This HiRISE image shows part of an extensive series of layered materials in a crater in Arabia Terra. The crater is about 60 kilometers (37 miles) in diameter and mostly filled with layered rocks, which are common throughout the area.
This image covers a swath of the crater from the center to the rim; the rim is at the northern edge (top). The northernmost layered materials are exposed as small buttes and stacks of layers, forming circular or elongated knobs. Further south, the appearance of the layers changes, forming more expansive outcrops with a few small knobs. This could be due to a change in the properties of the layers at given levels of the crater; materials of various strengths may erode at different rates. It might also reflect local slopes or erosional processes. This area looks darker-toned from a distance, but this appears to be due to partial covering of some of the layers by dark sand. A large sheet of sand is visible at the southern (bottom) edge of the image.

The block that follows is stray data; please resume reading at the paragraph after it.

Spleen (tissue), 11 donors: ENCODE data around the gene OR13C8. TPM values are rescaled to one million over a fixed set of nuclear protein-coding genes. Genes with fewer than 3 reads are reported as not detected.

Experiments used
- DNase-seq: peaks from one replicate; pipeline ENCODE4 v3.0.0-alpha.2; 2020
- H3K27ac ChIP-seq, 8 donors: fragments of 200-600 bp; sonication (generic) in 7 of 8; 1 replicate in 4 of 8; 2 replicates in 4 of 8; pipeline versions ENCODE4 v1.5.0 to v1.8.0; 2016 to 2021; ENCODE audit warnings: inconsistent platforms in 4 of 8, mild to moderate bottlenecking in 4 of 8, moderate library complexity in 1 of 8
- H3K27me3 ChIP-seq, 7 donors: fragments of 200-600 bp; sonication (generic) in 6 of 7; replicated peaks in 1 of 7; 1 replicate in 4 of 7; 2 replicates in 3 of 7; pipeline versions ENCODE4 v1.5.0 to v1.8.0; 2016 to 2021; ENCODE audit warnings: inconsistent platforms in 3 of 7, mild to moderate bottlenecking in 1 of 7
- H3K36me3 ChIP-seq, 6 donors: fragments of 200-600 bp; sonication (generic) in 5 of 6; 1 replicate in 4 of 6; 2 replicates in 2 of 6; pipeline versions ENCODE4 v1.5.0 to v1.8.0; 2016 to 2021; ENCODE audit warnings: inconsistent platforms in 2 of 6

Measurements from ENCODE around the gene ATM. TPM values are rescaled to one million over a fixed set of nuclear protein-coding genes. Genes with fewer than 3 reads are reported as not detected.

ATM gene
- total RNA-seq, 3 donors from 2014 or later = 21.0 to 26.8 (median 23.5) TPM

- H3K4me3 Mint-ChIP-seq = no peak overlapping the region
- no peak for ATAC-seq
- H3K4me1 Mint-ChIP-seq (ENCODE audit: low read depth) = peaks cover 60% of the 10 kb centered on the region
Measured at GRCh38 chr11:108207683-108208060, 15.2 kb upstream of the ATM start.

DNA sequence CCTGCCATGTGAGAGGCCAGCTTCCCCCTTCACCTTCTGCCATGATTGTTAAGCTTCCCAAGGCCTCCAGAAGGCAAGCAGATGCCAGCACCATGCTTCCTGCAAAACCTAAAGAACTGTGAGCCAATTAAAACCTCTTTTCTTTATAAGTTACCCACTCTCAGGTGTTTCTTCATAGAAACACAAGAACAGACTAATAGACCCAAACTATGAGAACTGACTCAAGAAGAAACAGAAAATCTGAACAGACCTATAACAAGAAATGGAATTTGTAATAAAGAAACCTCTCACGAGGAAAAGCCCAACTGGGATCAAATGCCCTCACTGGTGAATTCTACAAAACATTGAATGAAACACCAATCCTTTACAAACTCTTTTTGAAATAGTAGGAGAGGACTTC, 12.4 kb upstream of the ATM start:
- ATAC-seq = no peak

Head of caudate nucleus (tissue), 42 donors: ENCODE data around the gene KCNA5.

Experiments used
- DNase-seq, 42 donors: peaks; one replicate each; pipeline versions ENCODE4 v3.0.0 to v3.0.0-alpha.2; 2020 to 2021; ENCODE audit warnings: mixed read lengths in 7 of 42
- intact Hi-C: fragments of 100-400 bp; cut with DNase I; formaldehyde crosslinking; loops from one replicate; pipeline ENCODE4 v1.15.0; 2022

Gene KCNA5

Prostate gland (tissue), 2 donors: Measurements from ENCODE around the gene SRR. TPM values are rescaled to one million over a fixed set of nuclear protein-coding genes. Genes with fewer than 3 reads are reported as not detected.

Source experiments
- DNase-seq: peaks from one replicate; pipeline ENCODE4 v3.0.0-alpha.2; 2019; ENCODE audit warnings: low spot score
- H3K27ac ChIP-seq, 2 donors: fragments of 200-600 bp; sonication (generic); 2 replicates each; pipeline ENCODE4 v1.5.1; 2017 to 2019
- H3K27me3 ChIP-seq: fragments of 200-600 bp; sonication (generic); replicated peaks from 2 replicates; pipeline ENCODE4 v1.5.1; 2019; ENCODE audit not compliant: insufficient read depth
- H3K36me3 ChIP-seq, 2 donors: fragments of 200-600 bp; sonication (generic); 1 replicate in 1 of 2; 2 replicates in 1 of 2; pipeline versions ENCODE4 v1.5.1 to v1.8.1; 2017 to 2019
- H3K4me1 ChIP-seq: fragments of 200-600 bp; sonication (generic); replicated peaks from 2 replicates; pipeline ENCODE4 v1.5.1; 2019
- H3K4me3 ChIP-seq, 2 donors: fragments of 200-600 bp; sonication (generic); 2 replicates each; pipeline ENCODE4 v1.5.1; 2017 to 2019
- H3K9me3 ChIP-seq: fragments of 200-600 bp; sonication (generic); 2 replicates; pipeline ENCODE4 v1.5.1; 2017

Many small faults are visible throughout the layers, expressed as small discontinuities and offsets; these indicate places where tectonic stresses have caused the layered deposits to break and shift.
The origin of such layers is not certain. Materials a few hundred kilometers away have been explored by NASA's Opportunity rover,
and are sandstone formed by ancient dunes; the same could be true at this site, as sandstone on Earth often forms extensive layered deposits. Other possibilities include ancient lake or ocean sediments or volcanic airfall deposits. It is possible that multiple processes contributed to the rocks here, but the regularity of layering suggests a single repeated process. Written by: Colin Dundas (4 August 2007)